Us old folks reminisce annoyingly about the old days. Forgive us, we can’t help it. Viewing my grandsons’ organised and electronic world, I can’t help but think about my Southern boyhood in the 1940s and early 1950s. I make no assertion about whether today is better or worse.
Amazing is the number of things that I remember that have now entirely disappeared:
Riding a wagon to town
Tobacco curing sheds
There were many brands of soft drinks, mostly gone now, but only a few types of beer. They came in bottles. Nobody imagined that either would be in cans.
The bottles could be redeemed for 2 cents each. And you got your bottle out of very cold water by hand after lifting the lid of a large drink box.
There was only one Catholic church in town.
There were probably an Episcopal Church and a synagogue but I never saw them. You were either, in descending social order, Presbyterian, Methodist, or Baptist.
I only knew one immigrant, a boy who had escaped Communism in Latvia.
The polio epidemic, was pervasive in everyone’s attention. You carried a swatter around to kill flies, who were thought to have something to do with causing polio.
We were all afraid of having to be put in ”the iron lung.”
Most streets outside the business area were unpaved, some were oiled in the summer.
We had newly invented strip malls but had not imagined a big self-contained shopping center with a parking garage.
A small black and white television with one station that broadcast only an hour or two in the evening.
Log houses and tin roofs that tinkled when it rained.
Tobacco chewing and snuff taking were commonplace and there was always a spittoon nearby.
Denim was working man’s wear. Nobody could have believed it would become a fashion statement. Farmers and workers often wore galluses.
Nobody I knew had ever heard of pizza.
Women wore skirts and dresses always when away from home. Girls would never show up at school in anything else.
Males wearing shorts or carrying an umbrella were marked as effeminate.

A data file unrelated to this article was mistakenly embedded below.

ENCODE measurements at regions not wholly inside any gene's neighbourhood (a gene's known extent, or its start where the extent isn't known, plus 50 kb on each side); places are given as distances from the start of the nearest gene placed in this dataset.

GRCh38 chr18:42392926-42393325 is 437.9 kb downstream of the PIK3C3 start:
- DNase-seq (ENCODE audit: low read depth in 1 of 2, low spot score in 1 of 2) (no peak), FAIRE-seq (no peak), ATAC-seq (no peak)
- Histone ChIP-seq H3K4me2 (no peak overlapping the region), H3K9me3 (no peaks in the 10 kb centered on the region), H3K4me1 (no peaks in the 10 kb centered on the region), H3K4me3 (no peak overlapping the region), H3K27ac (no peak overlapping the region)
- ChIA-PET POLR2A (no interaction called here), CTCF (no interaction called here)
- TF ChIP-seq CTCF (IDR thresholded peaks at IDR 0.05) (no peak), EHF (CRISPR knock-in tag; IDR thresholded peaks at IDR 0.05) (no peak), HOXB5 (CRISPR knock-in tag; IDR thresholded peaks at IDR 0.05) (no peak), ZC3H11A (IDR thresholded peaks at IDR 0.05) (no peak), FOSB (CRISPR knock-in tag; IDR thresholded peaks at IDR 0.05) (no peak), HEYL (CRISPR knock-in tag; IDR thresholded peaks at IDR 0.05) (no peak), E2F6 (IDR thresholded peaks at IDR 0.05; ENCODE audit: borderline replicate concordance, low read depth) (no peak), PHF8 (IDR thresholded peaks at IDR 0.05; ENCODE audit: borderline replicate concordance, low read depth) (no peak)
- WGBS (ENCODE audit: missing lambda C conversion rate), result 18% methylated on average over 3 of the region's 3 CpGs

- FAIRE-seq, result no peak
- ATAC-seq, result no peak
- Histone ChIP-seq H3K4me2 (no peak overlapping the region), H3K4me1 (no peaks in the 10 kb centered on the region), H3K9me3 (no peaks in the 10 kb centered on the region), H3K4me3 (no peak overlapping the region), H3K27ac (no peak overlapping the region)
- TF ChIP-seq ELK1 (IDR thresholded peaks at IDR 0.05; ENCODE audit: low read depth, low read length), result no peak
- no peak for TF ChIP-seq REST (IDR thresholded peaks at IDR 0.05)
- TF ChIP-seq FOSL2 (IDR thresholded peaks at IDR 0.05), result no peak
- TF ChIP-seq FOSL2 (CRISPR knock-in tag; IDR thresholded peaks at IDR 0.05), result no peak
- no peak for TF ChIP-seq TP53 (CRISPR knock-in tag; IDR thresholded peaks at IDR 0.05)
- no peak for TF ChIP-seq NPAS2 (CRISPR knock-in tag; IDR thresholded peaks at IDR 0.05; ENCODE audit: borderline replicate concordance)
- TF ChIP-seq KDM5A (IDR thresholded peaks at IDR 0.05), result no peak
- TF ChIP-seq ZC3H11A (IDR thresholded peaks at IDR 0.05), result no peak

Our town had the tallest building in the state---17 stories.
Outside school and church boys’ lives were free and entirely unorganized. We pretty much went wherever we pleased. Nobody worried about child molesters---everyone kept an eye out for children.
We spent a lot of time in the woods with firearms. However, when we played war we only used BB guns. When we played War Between the States nobody wanted to be a Yankee and they had to be picked by lot.
Few high school boys had cars but those who did kept firearms in their vehicles and could smoke outside the school building. Much of today’s population would clutch their pearls and faint at what was normal then.
Policemen walked and knew and were known by everybody. They knew that the letter of the law should sometimes be subordinate to the spirit of the law. Most people regarded them as friends rather than adversaries.
It was the era of Jim Crow, which until 1954 we took for granted as a normal part of life. Schools were segregated and truthfully there were a lot of gratuitous incidents of cruelty by some elements. However, there was a good deal of courtesy and friendship across the colour line.
Perimeter and semi-rural neighbourhoods were not segregated, although carpetbaggers had made expensive white-only communities in town. My grandfather was on friendly terms with respectable black people in his area. I have seen him give away food to black women with children but no man out of the meager resources of his country store.
The black school children were well-behaved, studied, had dedicated teachers, and some of them went on to some success in education and business. I doubt if the education of African American children is as good now.
The South was poor, the conspicuously impoverished part of the U.S. Black people were at the bottom level in poverty, but there were so many poor white people that it did not seem a separate problem.
Clyde Wilson is a distinguished Professor Emeritus of History at the University of South Carolina He is the author or editor of over thirty books and published over 600 articles, essays and reviews